« Back to Resource Hub

Steps to reducing your charity’s digital carbon footprint

Headshot of Nicholas

13 December 2022

by Nicholas McDonald

Communications Officer at Media Trust.



Prioritising digital content is an excellent way to cut emissions and reduce paper. But digital methods still use up resources and energy, and data centres have a massive carbon footprint. Check out these tips on how your charity can reduce its digital carbon footprint.

1. Check and adjust your websites carbon footprint 

A website might seem harmless in the grand scheme of digital carbon emissions, but every bit count towards  larger damage to our environment. Making your website as carbon neutral as possible, like tech giants Google and Apple have done, can make a small but mighty difference.  

But how many carbon emissions is your website producing? Website Carbon Calculator has the answer! Simply enter your URL to find out some interesting, and possibly alarming, stats about how much CO2 is produced from your website. But don’t fret! There’s plenty of ways you can lessen the effects created from your webpage, such as: 

  • Switching to an eco-friendly host – It can also help to find one that is geographically closer to most users on your website. 
  • Optimise data transfers and remove large images and videos – or compress them 
  • Cut back on excessive code 
  • Consider switching to a dark theme as they reduce power needed by devices (and it’s on trend right now!) 
  • Audit your plug-ins and third-party services for efficiency 
  • Use this an excuse to tidy up your User Experience (UX) – reduce the number of clicks it takes to get to the most important bits of your website, decrease the number of pages and have clear, strong copywriting so users spend less time click around for answers 

2. Change how you send emails 

Communications have largely all moved to emails to cut back on the use of paper and emissions, so they must be better for the environment, right? Correct… but this doesn’t mean they are completely carbon neutral. This is particularly true with spam emails and emails with attachments (which can produce 50g CO2, compared to the average 4g from regular emails).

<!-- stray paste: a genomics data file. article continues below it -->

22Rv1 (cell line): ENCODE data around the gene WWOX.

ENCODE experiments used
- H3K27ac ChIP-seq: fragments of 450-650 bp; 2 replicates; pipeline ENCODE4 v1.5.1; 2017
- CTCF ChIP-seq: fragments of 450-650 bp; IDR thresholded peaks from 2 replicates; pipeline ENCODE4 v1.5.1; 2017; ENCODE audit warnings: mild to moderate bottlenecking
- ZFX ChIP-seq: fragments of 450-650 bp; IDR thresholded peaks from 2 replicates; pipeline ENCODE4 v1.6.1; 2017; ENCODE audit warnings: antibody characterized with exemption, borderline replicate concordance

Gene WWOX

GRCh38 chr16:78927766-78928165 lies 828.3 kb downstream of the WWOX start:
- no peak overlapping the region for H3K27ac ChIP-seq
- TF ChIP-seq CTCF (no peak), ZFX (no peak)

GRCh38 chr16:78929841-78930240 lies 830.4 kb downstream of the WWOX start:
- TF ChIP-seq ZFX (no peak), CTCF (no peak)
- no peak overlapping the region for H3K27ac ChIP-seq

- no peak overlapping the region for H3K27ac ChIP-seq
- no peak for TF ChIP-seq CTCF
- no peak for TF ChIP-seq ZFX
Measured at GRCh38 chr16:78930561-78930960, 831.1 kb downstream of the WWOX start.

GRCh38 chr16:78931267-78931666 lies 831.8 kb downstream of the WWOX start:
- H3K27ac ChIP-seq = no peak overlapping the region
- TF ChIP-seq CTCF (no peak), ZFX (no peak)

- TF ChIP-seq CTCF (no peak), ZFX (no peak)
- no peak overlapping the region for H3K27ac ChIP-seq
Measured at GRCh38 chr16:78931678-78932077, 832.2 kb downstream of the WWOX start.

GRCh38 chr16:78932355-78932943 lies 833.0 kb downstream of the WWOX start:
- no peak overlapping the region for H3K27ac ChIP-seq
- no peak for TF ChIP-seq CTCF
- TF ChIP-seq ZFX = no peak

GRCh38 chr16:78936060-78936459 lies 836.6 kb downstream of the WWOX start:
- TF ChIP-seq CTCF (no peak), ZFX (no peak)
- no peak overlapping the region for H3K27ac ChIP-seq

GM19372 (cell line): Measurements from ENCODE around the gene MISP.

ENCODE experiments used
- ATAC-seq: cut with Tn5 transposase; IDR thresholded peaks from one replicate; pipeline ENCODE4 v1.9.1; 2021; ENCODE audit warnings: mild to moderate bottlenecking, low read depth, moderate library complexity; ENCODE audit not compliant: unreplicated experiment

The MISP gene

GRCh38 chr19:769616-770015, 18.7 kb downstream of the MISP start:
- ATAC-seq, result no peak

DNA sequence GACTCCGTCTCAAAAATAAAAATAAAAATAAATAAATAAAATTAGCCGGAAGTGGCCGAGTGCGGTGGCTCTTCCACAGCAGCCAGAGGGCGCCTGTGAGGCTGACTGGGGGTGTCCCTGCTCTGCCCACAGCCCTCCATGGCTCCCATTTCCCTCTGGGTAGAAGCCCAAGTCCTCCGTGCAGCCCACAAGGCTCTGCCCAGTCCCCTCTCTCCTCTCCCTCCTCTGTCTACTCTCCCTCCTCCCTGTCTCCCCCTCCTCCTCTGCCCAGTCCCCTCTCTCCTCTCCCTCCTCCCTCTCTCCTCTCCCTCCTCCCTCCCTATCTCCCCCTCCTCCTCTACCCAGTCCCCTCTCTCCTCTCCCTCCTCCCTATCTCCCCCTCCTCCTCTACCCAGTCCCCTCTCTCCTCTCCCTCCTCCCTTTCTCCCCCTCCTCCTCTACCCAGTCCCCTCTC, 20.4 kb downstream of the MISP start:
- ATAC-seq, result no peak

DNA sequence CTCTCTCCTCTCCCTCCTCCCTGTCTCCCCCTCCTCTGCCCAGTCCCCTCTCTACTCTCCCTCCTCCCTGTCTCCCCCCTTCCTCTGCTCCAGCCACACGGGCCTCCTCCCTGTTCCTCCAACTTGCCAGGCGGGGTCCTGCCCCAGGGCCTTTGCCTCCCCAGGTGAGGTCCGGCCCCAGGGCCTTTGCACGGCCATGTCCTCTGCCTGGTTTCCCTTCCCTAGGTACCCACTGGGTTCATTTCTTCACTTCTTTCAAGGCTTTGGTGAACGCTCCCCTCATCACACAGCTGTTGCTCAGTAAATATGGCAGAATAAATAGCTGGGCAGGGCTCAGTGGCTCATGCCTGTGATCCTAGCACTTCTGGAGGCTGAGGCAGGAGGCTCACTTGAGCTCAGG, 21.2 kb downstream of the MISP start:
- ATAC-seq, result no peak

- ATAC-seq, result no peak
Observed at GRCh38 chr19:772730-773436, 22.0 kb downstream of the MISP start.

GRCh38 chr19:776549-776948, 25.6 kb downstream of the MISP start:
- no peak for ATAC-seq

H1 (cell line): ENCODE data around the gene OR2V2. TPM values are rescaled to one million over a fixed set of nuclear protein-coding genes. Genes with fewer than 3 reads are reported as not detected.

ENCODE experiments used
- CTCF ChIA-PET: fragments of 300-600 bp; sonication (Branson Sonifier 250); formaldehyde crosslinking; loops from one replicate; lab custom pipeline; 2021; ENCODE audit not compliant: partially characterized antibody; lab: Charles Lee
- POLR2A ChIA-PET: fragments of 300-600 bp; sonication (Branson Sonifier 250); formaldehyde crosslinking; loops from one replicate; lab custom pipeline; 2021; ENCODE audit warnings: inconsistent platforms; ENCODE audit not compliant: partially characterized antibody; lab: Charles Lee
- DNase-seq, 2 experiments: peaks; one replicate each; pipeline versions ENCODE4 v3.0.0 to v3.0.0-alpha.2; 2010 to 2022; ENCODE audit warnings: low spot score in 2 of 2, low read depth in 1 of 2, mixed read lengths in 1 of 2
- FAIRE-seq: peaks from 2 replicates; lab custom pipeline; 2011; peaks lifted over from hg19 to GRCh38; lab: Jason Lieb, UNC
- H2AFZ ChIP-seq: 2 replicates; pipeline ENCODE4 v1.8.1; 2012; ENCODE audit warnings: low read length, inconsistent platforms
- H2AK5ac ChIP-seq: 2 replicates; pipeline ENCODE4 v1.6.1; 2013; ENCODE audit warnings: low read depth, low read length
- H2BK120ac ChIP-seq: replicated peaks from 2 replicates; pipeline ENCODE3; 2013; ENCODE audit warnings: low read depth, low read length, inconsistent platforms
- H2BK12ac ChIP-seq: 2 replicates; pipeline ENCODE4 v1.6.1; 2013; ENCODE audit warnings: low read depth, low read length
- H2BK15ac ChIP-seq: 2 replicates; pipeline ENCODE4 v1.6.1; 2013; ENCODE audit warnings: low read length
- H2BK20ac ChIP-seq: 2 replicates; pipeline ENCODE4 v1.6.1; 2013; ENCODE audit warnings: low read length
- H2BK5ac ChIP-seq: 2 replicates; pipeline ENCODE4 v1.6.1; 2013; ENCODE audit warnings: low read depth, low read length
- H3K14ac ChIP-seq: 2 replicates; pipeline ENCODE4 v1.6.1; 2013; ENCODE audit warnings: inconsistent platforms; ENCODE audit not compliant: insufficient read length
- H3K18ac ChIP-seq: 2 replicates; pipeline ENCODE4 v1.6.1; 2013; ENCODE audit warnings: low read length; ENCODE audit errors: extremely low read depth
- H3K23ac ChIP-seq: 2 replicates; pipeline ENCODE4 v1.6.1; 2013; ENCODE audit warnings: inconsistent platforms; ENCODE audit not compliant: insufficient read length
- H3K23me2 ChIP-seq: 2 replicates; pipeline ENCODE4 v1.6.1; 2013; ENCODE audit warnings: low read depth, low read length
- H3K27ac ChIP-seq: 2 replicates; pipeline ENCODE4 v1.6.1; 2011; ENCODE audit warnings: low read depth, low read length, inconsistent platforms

The solution for this is straightforward – send documents/photos/videos as links where possible (this is also good for security) and carefully construct email lists instead of sending out spam (this is also good for communications). The size and format of emails can also impact the amount of energy used in sending and receiving them – send smaller emails and use HTML or Plain Text formats.

3. Encourage your staff and volunteers to be mindful of their own digital carbon footprint at work 

There is so much your charity as a whole can do to decrease its digital carbon footprint but making sure that your staff are aware of ways can cut back on their own when working is great too – every little helps! Some ways they can do this (and some general tips for everyday life) include: 

  • Turning off your work devices for lunch and at the end of the day 
  • Ensuring laptops/phones aren’t plugged in when they don’t need charging 
  • Saving important pages and websites as bookmarks and favourites – this means less energy is wasted on search engines 
  • Using dark mode on websites and devices that allow it 
  • Don’t use ‘reply all’ on emails when not necessary 
  • Deleting old emails 
  • Unsubscribing from newsletters they aren’t reading 
  • Dimming their monitor if possible 

Was this resource helpful?

Related Resources

How to write a great volunteer opportunity

With so many charities looking for volunteer support, how do you make sure that your role stands out from the crowd? Here are our top tips for writing an engaging volunteer opportunity that excites volunteers...

Posted 10 May 2024

A laptop, notepad and pencil on a blue background